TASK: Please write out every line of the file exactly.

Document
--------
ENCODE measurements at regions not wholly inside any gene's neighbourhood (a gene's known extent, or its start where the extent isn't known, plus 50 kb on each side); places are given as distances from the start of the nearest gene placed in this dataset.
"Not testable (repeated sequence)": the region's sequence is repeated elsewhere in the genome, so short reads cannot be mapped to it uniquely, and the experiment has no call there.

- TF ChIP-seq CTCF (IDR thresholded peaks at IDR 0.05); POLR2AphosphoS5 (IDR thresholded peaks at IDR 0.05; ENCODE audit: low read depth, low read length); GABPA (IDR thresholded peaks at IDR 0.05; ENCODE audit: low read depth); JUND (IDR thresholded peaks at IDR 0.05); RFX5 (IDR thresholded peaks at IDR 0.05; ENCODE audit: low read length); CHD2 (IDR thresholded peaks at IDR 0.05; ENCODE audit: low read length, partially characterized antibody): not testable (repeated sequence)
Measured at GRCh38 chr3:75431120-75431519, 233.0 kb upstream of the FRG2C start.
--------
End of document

ENCODE measurements at regions not wholly inside any gene's neighbourhood (a gene's known extent, or its start where the extent isn't known, plus 50 kb on each side); places are given as distances from the start of the nearest gene placed in this dataset.
"Not testable (repeated sequence)": the region's sequence is repeated elsewhere in the genome, so short reads cannot be mapped to it uniquely, and the experiment has no call there.

- TF ChIP-seq CTCF (IDR thresholded peaks at IDR 0.05); POLR2AphosphoS5 (IDR thresholded peaks at IDR 0.05; ENCODE audit: low read depth, low read length); GABPA (IDR thresholded peaks at IDR 0.05; ENCODE audit: low read depth); JUND (IDR thresholded peaks at IDR 0.05); RFX5 (IDR thresholded peaks at IDR 0.05; ENCODE audit: low read length); CHD2 (IDR thresholded peaks at IDR 0.05; ENCODE audit: low read length, partially characterized antibody): not testable (repeated sequence)
Measured at GRCh38 chr3:75431120-75431519, 233.0 kb upstream of the FRG2C start.